International support totaled $2.2 billion, an average of $430 million per year, and represented 70% of all support. Three donors—the US, Japan, and Norway—contributed $1.1 billion, almost 50% of total international support. Three other donors—the EU, the Netherlands, and Germany—contributed more than $100 million each. Support from States Parties accounted for 60% of all international funding with $1.3 billion provided.

Between 2011–2015, the top four recipients—Afghanistan ($360.8 million), Iraq ($174.5 million), Lao PDR ($164.7 million), and Cambodia ($149.7 million)—received 40% of all international contributions.[20]

Summary of contributions in US$ million: 2011–2015Summaryofcontributions


[1] This figure represents reported government contributions under bilateral and international programs for calendar year 2015, as of October 2016. All dollar values presented in this chapter are expressed in current dollars. Mine action support includes funding related to landmines, cluster munitions, and unexploded ordnance, but is rarely disaggregated. State reporting on contributions is varied in the level of detail and some utilize a fiscal year other than the calendar year.

[2] Data for 2015 on international support to mine action is based on reviews of Mine Ban Treaty Article 7 reports, Convention on Cluster Munitions Article 7 reports, Convention on Conventional Weapons (CCW) Amended Protocol II Annual Reports, ITF Enhancing Human Security Annual Report 2015, UNMAS Annual Report 2015, and answers from donors to questionnaires. Thirteen of the 27 States Parties documented in this chapter reported international funding for mine action in a Mine Ban Treaty Article 7 report for 2015, compared to 15 out of 26 States Parties in 2014.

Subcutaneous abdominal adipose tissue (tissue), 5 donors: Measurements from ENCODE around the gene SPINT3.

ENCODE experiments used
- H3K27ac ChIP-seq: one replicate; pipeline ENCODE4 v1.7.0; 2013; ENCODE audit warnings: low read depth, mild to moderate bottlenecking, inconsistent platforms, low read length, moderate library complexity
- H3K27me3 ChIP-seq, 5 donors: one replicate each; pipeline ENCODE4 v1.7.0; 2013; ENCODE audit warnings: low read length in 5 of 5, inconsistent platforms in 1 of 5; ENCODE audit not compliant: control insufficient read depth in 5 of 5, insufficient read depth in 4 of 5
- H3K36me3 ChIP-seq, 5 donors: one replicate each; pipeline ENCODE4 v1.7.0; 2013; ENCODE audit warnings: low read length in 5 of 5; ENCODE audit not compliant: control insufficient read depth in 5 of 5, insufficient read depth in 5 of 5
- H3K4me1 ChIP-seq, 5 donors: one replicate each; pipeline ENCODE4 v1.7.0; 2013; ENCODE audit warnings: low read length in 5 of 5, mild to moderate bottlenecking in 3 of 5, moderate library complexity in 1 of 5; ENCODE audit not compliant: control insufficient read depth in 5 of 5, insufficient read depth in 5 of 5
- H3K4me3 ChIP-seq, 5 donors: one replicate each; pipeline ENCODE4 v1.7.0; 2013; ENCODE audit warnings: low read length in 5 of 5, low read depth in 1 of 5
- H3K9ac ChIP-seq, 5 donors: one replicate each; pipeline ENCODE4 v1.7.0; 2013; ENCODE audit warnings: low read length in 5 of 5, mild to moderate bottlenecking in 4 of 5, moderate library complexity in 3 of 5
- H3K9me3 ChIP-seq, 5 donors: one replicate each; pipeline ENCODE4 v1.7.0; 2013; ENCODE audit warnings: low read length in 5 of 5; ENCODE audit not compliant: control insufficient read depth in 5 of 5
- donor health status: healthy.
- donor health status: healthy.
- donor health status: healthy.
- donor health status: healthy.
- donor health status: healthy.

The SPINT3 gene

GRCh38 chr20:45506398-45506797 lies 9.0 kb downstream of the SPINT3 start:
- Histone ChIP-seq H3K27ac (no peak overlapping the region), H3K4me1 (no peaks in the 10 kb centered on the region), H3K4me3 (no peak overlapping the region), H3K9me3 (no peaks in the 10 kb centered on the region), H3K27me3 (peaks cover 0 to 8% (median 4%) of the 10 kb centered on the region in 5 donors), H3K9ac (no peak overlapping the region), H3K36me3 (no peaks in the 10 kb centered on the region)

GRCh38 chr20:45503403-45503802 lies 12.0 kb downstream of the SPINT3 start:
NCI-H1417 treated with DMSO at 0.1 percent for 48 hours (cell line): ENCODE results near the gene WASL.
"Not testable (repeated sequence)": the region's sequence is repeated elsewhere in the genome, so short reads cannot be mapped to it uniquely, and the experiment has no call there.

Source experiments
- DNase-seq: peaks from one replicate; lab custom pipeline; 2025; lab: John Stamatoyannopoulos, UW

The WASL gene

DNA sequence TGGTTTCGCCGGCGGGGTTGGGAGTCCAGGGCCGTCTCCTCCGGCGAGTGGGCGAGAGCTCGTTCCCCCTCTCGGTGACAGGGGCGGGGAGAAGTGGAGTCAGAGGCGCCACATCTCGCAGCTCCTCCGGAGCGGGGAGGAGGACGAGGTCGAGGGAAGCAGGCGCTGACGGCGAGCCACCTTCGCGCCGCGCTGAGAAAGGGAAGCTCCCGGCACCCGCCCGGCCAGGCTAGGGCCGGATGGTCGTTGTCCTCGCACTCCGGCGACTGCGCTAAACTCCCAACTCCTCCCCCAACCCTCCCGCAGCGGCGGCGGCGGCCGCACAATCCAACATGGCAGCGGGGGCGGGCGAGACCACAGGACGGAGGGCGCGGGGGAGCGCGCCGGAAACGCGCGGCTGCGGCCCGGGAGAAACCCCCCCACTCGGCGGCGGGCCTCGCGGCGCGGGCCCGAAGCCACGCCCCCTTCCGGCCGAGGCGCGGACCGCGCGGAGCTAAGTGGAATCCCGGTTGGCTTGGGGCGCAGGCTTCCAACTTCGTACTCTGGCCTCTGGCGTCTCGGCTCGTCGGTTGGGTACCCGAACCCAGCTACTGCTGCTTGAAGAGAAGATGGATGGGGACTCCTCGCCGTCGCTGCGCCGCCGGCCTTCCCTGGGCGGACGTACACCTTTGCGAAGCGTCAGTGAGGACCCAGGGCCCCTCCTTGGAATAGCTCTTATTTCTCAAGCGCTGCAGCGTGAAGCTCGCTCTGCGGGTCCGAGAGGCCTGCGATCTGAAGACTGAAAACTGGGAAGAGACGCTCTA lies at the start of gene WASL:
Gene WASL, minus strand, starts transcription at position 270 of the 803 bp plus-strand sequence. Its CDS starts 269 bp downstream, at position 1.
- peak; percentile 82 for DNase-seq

[3] The CEB, the UNOCHA, the OPEC Fund for International Development, the OSCE, and the UNDP.

[4] The amount for each donor has been rounded to the nearest hundred thousand. The total amount of international support for 2013 was revised to include a contribution from the EU to the Philippines that was not previously reported by the Monitor. Totals for 2012 and 2011 have also been rectified as a result of database clean-up.

[5]  Eighteen EU member states provided funding in 2015: Austria, Belgium, the Czech Republic, Denmark, Estonia, Finland, France, Germany, Ireland, Italy, Lithuania, Luxembourg, the Netherlands, Poland, Slovenia, Spain, Sweden, and the UK.

[6] Average exchange rates for 2015: A$1=US$0.7522; C$1.2791=US$1; DKK6.7263=US$1; €1=US$1.1096; ¥121.05=US$1; NZ$0.7001=US$1; NOK8.0681=US$1; £1=US$1.5284; SEK8.4350=US$1; and CHF0.9628=US$1. US Federal Reserve, “List of Exchange Rates (Annual),” 4 January 2016,

[7] UNMAS, Annual Report 2015, September 2015, pp. 22–23, UNMAS Annual Report.pdf.

[8] The small donors included Andorra, Estonia, Liechtenstein, Lithuania, Poland, and South Korea.

[9] ITF Enhancing Human Security, Annual Report 2015, April 2016, pp. 21–22,